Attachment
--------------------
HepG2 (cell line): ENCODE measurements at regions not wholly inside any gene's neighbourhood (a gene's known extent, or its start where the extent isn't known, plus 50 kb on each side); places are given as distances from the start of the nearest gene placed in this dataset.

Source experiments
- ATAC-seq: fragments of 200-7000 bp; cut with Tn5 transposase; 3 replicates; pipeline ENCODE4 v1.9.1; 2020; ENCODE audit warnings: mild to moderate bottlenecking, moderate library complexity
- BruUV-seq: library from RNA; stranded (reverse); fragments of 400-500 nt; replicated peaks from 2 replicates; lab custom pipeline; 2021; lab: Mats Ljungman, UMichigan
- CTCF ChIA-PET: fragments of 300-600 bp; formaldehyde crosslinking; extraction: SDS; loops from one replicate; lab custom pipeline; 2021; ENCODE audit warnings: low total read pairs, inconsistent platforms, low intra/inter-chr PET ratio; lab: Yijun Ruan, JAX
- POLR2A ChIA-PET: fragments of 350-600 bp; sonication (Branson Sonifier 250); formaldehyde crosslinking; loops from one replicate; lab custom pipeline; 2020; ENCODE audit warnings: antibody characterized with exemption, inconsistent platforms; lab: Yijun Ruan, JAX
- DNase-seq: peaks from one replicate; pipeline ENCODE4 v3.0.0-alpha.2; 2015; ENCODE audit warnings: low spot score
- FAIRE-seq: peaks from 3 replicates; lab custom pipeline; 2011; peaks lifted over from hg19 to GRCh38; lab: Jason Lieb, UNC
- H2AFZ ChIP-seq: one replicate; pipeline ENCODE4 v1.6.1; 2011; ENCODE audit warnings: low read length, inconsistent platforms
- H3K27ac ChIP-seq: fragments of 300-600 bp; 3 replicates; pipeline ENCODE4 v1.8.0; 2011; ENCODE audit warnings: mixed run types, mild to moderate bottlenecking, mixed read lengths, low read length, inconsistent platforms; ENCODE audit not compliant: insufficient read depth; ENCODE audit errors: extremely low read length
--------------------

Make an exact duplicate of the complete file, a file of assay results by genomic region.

HepG2 (cell line): ENCODE measurements at regions not wholly inside any gene's neighbourhood (a gene's known extent, or its start where the extent isn't known, plus 50 kb on each side); places are given as distances from the start of the nearest gene placed in this dataset.

Source experiments
- ATAC-seq: fragments of 200-7000 bp; cut with Tn5 transposase; 3 replicates; pipeline ENCODE4 v1.9.1; 2020; ENCODE audit warnings: mild to moderate bottlenecking, moderate library complexity
- BruUV-seq: library from RNA; stranded (reverse); fragments of 400-500 nt; replicated peaks from 2 replicates; lab custom pipeline; 2021; lab: Mats Ljungman, UMichigan
- CTCF ChIA-PET: fragments of 300-600 bp; formaldehyde crosslinking; extraction: SDS; loops from one replicate; lab custom pipeline; 2021; ENCODE audit warnings: low total read pairs, inconsistent platforms, low intra/inter-chr PET ratio; lab: Yijun Ruan, JAX
- POLR2A ChIA-PET: fragments of 350-600 bp; sonication (Branson Sonifier 250); formaldehyde crosslinking; loops from one replicate; lab custom pipeline; 2020; ENCODE audit warnings: antibody characterized with exemption, inconsistent platforms; lab: Yijun Ruan, JAX
- DNase-seq: peaks from one replicate; pipeline ENCODE4 v3.0.0-alpha.2; 2015; ENCODE audit warnings: low spot score
- FAIRE-seq: peaks from 3 replicates; lab custom pipeline; 2011; peaks lifted over from hg19 to GRCh38; lab: Jason Lieb, UNC
- H2AFZ ChIP-seq: one replicate; pipeline ENCODE4 v1.6.1; 2011; ENCODE audit warnings: low read length, inconsistent platforms
- H3K27ac ChIP-seq: fragments of 300-600 bp; 3 replicates; pipeline ENCODE4 v1.8.0; 2011; ENCODE audit warnings: mixed run types, mild to moderate bottlenecking, mixed read lengths, low read length, inconsistent platforms; ENCODE audit not compliant: insufficient read depth; ENCODE audit errors: extremely low read length